“What we’re talking about here is not about acute affects,” Urvashi Rangan, senior scientist at Consumer Reports, told TODAY’s Savannah Guthrie. “We’re talking about chronic effects. We’re talking about cancer risk. And so, the fact that 10 percent of our samples exceeded the drinking water standard underscores the need for a standard to be set in juices.”

The fear is that over time arsenic will accumulate in children’s bodies and raise their risk of cancer and other serious illnesses, Rangan explained.

The new report echoes a study commissioned by Dr. Mehmet Oz back in September. When Oz reported his findings on his popular television show, the FDA responded by calling Oz’s study flawed and “extremely irresponsible.”

Story: Statements made in response to TODAY report on arsenic levels in apple and grape juice

One of the issues the FDA had with Oz’s study was its failure to separate out measurements of inorganic and organic arsenic. Studies have linked inorganic arsenic to a variety of cancers. But many consider organic arsenics – especially the types commonly found in seafood - to be safe.

As far as Consumer Reports is concerned, that’s a head-in-the-sand approach.

“Questions have been raised about the human health effects of other types of organic arsenic in foods, including juices,” the magazine noted. “Use of organic arsenic in agricultural products has caused concern. For instance, the EPA in 2006 took steps to stop the use of herbicides containing organic arsenic because of their potential to turn into inorganic arsenic in the soil and contaminate drinking water.”

Beyond this, there’s evidence that organic arsenic converts into the inorganic form when chickens consume feeds that contain the compound, Consumer Reports researchers noted.

For its new study Consumer Reports tested 88 samples of apple and grape juices sold around the nation. Included among those tested were popular brand name juices like Minute Maid, Welch’s and Tropicana.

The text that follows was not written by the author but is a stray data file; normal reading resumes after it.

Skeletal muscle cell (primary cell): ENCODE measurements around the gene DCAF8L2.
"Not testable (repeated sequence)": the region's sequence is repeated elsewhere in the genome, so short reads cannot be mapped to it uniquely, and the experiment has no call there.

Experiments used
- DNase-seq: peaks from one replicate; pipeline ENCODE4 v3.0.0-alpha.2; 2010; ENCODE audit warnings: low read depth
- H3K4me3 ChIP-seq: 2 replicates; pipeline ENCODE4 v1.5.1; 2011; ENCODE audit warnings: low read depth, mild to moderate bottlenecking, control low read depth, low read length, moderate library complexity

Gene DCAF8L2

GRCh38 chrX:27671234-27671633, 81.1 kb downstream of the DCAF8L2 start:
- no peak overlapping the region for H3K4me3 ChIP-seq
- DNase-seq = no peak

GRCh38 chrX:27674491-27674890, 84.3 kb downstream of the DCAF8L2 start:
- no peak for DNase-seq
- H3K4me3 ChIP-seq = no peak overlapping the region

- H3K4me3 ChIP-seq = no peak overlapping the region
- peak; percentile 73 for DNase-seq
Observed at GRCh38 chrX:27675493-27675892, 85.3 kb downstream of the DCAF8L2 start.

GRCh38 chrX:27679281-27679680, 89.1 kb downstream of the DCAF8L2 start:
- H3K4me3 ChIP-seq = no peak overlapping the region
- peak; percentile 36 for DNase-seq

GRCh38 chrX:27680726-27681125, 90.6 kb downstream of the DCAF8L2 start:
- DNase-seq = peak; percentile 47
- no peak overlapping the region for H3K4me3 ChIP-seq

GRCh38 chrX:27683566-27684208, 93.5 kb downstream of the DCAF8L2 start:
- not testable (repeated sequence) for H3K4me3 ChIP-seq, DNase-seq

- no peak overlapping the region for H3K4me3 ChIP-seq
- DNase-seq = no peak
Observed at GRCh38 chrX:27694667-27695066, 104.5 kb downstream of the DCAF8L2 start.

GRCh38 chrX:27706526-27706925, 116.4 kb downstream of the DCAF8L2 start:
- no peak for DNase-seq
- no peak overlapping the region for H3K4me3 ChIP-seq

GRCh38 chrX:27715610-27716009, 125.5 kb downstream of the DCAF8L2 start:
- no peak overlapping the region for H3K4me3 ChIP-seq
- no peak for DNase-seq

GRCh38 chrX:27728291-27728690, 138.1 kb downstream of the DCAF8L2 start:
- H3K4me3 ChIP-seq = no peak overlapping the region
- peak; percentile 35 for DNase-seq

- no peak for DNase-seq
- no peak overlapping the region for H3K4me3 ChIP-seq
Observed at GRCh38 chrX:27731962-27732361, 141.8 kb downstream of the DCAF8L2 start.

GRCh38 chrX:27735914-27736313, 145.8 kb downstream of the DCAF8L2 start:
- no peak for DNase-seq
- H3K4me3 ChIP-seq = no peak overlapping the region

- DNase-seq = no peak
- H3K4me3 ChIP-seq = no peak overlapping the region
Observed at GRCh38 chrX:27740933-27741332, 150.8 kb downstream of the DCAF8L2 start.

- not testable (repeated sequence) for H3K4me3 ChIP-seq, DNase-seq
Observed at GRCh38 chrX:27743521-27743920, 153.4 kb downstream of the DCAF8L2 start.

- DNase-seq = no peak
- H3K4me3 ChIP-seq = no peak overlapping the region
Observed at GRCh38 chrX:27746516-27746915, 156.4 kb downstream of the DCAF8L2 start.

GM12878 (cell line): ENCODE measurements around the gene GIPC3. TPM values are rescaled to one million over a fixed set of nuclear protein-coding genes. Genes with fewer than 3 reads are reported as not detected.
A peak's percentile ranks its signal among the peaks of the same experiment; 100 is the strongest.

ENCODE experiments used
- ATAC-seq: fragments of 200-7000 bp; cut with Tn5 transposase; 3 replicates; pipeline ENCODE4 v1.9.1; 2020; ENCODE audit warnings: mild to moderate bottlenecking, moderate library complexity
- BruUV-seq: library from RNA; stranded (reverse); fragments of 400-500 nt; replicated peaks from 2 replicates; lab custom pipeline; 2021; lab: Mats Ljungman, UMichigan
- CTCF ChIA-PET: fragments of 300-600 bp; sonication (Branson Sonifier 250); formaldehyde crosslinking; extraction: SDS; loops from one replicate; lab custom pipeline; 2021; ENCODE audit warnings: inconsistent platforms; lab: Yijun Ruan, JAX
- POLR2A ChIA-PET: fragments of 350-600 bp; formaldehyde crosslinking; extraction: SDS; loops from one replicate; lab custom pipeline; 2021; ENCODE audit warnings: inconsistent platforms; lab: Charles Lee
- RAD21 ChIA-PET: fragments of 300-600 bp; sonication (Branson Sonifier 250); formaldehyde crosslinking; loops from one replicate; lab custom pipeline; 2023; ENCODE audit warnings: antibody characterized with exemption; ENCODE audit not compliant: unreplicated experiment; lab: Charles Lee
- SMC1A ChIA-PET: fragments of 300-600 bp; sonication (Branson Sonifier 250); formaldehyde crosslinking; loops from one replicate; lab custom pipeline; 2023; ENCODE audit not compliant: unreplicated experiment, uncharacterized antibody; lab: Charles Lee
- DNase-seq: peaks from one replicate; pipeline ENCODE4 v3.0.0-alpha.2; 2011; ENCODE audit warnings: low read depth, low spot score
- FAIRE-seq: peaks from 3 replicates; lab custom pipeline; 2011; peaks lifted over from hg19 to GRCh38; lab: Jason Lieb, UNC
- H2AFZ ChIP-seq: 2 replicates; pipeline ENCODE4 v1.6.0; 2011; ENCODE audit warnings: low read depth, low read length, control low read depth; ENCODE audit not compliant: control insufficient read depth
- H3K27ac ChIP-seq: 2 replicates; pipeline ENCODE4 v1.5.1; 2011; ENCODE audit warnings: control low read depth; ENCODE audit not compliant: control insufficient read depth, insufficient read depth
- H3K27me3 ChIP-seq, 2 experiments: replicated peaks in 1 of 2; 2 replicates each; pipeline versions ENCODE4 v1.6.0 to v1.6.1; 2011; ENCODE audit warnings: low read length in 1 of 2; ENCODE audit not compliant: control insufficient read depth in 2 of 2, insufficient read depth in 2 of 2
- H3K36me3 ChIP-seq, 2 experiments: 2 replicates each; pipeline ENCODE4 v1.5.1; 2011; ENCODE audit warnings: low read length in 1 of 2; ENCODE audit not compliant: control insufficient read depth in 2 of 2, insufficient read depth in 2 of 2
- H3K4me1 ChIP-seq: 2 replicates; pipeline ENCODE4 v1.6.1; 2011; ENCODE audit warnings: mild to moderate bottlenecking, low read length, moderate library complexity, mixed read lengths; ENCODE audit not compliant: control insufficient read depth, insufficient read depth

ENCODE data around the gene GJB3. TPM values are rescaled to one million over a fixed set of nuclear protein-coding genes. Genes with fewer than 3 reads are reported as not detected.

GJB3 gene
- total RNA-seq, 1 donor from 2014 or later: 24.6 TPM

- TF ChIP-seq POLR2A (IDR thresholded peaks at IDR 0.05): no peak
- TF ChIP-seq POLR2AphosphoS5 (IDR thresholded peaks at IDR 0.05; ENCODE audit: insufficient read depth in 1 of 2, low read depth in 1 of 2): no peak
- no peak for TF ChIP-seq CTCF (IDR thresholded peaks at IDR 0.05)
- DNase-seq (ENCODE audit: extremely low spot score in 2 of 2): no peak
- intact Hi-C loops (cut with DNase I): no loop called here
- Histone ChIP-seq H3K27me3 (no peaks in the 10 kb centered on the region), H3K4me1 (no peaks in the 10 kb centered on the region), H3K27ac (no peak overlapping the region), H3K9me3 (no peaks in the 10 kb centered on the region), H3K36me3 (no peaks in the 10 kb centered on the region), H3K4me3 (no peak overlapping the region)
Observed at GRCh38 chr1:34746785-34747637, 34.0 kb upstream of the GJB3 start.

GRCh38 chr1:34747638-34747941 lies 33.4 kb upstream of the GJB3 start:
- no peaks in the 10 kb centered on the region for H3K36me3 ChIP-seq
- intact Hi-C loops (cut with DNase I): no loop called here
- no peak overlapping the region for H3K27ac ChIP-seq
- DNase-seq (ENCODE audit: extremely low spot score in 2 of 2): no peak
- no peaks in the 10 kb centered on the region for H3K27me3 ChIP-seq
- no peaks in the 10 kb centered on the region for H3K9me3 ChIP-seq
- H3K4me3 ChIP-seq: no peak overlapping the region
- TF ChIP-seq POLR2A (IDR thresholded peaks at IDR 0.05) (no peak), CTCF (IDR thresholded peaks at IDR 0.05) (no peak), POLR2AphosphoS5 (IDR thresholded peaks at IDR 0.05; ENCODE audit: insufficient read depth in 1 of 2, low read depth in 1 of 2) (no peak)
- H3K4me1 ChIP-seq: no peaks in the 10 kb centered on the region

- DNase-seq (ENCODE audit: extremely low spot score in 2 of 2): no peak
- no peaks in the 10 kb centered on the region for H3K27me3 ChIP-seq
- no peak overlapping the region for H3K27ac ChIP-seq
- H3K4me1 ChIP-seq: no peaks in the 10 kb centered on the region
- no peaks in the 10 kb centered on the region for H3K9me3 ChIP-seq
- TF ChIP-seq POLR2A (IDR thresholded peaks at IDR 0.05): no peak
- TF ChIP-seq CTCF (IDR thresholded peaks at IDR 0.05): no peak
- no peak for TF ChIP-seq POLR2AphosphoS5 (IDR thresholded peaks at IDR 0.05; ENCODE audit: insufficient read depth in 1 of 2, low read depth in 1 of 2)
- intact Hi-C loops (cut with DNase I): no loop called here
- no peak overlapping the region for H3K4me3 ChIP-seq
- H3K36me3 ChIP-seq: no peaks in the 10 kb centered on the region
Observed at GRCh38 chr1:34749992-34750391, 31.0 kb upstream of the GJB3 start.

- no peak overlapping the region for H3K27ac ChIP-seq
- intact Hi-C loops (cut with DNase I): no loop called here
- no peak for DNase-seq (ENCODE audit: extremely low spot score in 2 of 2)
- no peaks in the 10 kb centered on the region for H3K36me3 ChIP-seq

The study found five samples of apple juice and four of grape juice that had total arsenic levels exceeding the 10 parts per billion (ppb) federal limit for bottled and drinking water. “Most of the total arsenic in our samples was inorganic,” Consumer Reports noted.

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The brand with the lowest arsenic level was Welch's Pourable Concentrate 100% Apple Juice (1.1-4.3 total arsenic ppb). Other juices with low arsenic levels include: America's Choice Apple; Tropicana 100% Apple; and Red Jacket Orchards 100% Apple.

Current FDA guidelines require water to have no more than 10 ppb of inorganic arsenic. The agency also has standards for juices and those allow higher levels of the compound – 23 ppb. The level is allowed to be higher because it’s assumed that people will consume more water than juice in the course of a normal day.

Rangan took exception to that line of thinking because the standard is based on how much water an average adult will drink in a day. “It’s not about a child who weighs far less,” she told Guthrie.

The new findings add to a growing body of evidence suggesting that juices may not be as safe as we think. Rangan pointed to an FDA study that found arsenic levels at 86 parts per billion in a baby apple juice.

A spokesperson for the Juice Products Association said she found the new report reassuring since it found no sample that tested higher than what is currently required by the FDA for juices.

“They showed that the juice samples they tested met the Food and Drug Administration’s limit on arsenic in juice,” toxicologist Gail Charnley told Guthrie. “The toxicologists and the food safety experts at the FDA set that limit in a precautionary public health based kind of way. And the food industry is committed to meeting those limits.”

The new report might prompt the FDA to change its standards for juices. In a written statement, the agency explained its response to the new data.

"We welcome the research that Consumer Reports has undertaken and look forward to reviewing the data that formed the basis for their story and their recommendations,” the agency noted. “We continue to find the vast majority of apple juice tested to contain low levels of arsenic, including the most recent samples from China. For this reason, FDA is confident in the overall safety of apple juice consumed in this country. By the same token, a small percentage of samples contain elevated levels of arsenic. In response, FDA has expanded our surveillance activities and is collecting additional data”

If that leads the FDA to change its standards for juices then the juice manufacturers will comply, Charnley said.

That was all good news to Oz.  If we look at how the nation handled a similar problem two decades ago, it’s clear that we can make a difference for our kids, he said.

“Twenty-five years ago we had a problem with lead in America,” Oz told Guthrie. “And we have over the last generation been able to reduce by 90 percent the amount of lead that our kids are exposed to and that is found in their blood.  As a doctor it makes me much more confident that we can do the same thing for arsenic.”

Linda Carroll is a regular contributor to msnbc.com and TODAY.com. She is co-author of the new book "The Concussion Crisis: Anatomy of a Silent Epidemic”